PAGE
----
The precautionary principle states that if we aren’t certain of the outcome of something, we should err on the side of caution and ban it. It’s the ideology that wants to ban vaccines and biotech, even though there is no evidence whatsoever that they’re harmful. But folks imagine ways that it might, possibly, maybe hurt someone. So it must be banned. Whenever a new technology or a new service is presented as a hobgoblin to be outlawed, you can see the precautionary principle on full display.
The principle holds sway in most schools. How else could someone be suspended for biting a Pop Tart into the shape of a gun? Or balls be forbidden at recess, just in case that ball might hit someone? Or have a student’s entire day planned for them, because otherwise they might not be a successful adult?
In the process, we lose so many possibilities, from the simple joy of playing ball all the way to the life-saving power of modern technology. More than that, it robs us of our precious autonomy, of the right and the privilege and the chance to test our world, to see what works and what doesn’t, to make our own choices about what risks we deem acceptable. And if that doesn’t begin at an early age, people won’t have as much practice to use that freedom well.
No, we err on the side of freedom. You won’t find the precautionary principle in full strength here.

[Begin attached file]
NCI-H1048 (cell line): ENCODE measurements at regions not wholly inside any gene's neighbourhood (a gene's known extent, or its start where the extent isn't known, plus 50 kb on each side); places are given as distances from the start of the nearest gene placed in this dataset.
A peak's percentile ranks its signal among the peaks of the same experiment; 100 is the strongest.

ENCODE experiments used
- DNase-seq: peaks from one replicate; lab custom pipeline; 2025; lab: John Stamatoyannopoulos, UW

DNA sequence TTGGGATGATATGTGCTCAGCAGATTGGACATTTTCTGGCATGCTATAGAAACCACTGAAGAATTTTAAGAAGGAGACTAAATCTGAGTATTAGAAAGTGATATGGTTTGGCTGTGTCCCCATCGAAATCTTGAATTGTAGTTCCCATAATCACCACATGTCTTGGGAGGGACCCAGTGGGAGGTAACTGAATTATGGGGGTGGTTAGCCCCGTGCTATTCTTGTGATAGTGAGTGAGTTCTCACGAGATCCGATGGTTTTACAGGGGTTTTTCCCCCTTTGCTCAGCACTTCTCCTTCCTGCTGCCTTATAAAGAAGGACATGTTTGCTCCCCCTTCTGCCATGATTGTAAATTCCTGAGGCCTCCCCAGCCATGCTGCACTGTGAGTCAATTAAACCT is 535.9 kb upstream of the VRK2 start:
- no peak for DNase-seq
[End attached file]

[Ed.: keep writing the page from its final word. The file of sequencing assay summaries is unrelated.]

Which would you say is more important? A system? Or the people within that system?
Surely the people matter more. After all, systems arise in order to help people as their justification. And yet, we often blame people for failing to meet the needs of systems, when really, we should blame systems for failing to meet the needs of people.
In schools, this happens when teachers and parents demand to know why children don’t conform to the school’s expectations, whether or not it truly helps, no matter how much suffering it causes. Yet wouldn’t it make more sense to demand the system conform to the student’s needs?
Systems are a tool, and like any tool, they’re only useful so long as they accomplish what we want. We should be as ready to discard a broken system as we are to discard a broken hammer.
The institution of a Sudbury school is a system infinitely adaptable to any particular student’s needs and interests. Freedom and flexibility allow that. We base our system around the students. We don’t expect the students to conform to any one stringent system.
“When it comes to brain development, time in the classroom may be less important than time on the playground.” After many years of providing an environment where young people play as much as they choose, MLSS and other Sudbury schools already know its value. With this latest research, we have further evidence to support our experience. Follow the link below for the story.
Reprinted from the Fairhaven School website
Liam Marshall-Butler is currently a student at MLSS.